Author: Roon Frost
Source: Taste for Life, July 2005
An estimated 80 percent of American adults take nutritional supplements, primarily vitamins and minerals, or micronutrients. The main reason? We need to compensate for nutritional inadequacies in the modern American diet, cited since the 1960s as a contributing factor in a variety of diseases from atherosclerosis and diabetes to high blood pressure and stroke.
Diets high in processed (trans) fats, refined sugar, and caffeine increase the risk of health problems, as do escalating environmental pollution of the food supply and 24/7 lifestyles. No wonder the U.S. Department of Agriculture has reported that a major portion of our population ingests less than 70 percent of the recommended dietary allowance (RDA) for vitamins A, B complex, C and the essential minerals calcium, magnesium, and iron.
A Healthy Approach
People who use vitamin supplements tend to exhibit more positive behaviors in terms of health than others, finds a recent study by the Centers for Disease Control and Prevention. The Nurses’ Health Study shows that long-term use of vitamin E and high intakes of vitamins B1 (thiamine) and B2 (riboflavin) may protect vision. Taking folate and vitamin B12 appears to help slow cognitive decline among older people, as does taking antioxidant vitamins. Vitamin D helps reduce the risk of fracture in older persons. For a complete list of micronutrients and their benefits, see the pullout chart on the following pages.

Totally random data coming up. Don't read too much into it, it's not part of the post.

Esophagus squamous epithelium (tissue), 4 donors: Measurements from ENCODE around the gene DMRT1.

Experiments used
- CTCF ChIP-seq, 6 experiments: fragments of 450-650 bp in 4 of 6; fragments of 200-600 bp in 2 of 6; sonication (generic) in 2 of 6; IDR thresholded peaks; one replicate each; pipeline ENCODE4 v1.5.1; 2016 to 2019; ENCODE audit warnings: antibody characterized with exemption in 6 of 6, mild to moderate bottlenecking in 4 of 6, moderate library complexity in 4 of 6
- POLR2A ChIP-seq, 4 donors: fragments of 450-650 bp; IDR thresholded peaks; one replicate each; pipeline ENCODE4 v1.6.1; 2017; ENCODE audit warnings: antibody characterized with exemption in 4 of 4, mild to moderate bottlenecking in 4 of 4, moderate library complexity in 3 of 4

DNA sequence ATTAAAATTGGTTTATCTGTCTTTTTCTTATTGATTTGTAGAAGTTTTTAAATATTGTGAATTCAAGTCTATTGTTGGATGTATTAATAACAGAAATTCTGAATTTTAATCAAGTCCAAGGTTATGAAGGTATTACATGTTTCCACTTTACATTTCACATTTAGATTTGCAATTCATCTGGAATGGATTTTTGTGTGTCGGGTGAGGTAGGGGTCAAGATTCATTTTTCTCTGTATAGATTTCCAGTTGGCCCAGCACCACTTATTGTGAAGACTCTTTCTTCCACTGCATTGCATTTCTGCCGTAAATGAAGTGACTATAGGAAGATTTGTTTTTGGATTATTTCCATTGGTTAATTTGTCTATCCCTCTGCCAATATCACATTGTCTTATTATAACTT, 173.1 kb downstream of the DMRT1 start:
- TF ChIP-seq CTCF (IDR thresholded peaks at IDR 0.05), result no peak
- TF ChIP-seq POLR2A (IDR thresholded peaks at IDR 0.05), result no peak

For optimal “micro” management, take a balanced multivitamin-mineral formula, since micronutrients work together. For example, beta carotene plus vitamins C and E work with several minerals (copper, manganese, selenium, and zinc) to delay or prevent a number of degenerative diseases including certain types of cancer. B vitamins are best taken together because of their close metabolic interrelationship.
Who Needs A Multi?
While most individuals will benefit from micronutrient supplements, young children (please see “The Right Stuff for Kids” in our upcoming August issue) and women are particularly at risk for dietary deficits. Pregnancy and breastfeeding make enormous demands on a woman nutritionally. But so does athletic competition-and only 36 percent of female college athletes surveyed take a multi today, according to a recent assessment by Simmons College nutritionists.
Two-thirds of Americans are currently overweight, and reducing the amount of food in a weight-loss plan makes a multivitamin-mineral particularly useful. “Virtually everyone would be helped by a rational program of supplementation,” says Annette Dickinson, PhD, former president of the Council for Responsible Nutrition, “and it’s never too late to begin.”